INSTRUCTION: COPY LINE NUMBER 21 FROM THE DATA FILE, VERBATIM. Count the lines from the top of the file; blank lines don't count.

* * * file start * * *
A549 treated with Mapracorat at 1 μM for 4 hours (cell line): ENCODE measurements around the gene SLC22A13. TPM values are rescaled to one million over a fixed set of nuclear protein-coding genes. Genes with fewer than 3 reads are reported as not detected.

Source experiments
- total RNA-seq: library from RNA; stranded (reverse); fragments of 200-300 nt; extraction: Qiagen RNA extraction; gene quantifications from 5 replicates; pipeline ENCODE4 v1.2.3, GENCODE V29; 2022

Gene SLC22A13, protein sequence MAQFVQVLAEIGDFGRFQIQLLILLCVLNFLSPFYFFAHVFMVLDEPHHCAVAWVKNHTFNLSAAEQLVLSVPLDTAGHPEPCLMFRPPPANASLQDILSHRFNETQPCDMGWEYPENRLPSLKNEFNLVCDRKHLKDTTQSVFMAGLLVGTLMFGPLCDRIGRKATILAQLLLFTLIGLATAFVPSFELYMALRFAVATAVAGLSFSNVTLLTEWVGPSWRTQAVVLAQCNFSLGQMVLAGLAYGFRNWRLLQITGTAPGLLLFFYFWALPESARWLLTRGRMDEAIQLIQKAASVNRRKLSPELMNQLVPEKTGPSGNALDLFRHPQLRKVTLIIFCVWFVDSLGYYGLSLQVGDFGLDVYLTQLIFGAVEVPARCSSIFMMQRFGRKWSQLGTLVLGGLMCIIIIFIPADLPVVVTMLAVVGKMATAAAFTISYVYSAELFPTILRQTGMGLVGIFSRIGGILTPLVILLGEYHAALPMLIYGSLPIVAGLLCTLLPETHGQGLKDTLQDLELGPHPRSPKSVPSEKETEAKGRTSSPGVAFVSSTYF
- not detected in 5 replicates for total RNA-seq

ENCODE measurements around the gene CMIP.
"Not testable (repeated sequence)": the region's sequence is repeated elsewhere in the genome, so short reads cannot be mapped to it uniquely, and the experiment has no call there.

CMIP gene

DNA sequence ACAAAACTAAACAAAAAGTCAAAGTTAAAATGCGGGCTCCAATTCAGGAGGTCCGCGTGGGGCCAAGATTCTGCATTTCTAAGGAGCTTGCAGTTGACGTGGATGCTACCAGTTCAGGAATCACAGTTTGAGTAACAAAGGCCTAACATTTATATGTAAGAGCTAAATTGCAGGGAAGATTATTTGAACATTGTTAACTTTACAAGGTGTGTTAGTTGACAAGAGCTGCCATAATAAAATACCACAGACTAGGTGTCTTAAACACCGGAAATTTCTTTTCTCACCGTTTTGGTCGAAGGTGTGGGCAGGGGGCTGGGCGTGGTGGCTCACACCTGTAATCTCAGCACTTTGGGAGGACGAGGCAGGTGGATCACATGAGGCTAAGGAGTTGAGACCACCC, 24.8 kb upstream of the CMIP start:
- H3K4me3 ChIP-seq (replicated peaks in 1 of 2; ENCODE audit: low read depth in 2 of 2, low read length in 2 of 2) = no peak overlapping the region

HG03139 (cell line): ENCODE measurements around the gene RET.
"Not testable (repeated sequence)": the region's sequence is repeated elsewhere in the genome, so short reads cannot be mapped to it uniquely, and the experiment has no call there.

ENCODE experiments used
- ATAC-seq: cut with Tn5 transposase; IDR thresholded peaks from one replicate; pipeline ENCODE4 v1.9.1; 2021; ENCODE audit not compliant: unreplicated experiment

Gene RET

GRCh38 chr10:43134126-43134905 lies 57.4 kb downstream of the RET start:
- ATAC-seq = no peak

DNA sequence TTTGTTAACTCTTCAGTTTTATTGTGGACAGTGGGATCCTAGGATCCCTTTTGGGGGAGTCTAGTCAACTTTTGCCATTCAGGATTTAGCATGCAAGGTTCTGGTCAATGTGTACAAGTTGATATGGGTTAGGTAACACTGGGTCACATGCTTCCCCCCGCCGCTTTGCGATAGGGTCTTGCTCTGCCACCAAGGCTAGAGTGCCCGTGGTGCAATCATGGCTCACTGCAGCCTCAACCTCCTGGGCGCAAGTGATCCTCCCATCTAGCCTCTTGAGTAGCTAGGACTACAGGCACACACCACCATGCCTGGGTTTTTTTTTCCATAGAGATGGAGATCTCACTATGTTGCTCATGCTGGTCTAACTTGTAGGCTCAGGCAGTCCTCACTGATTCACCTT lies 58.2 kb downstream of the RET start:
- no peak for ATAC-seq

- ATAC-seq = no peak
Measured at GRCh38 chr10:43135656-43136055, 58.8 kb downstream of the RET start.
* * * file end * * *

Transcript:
Measured at GRCh38 chr10:43135656-43136055, 58.8 kb downstream of the RET start.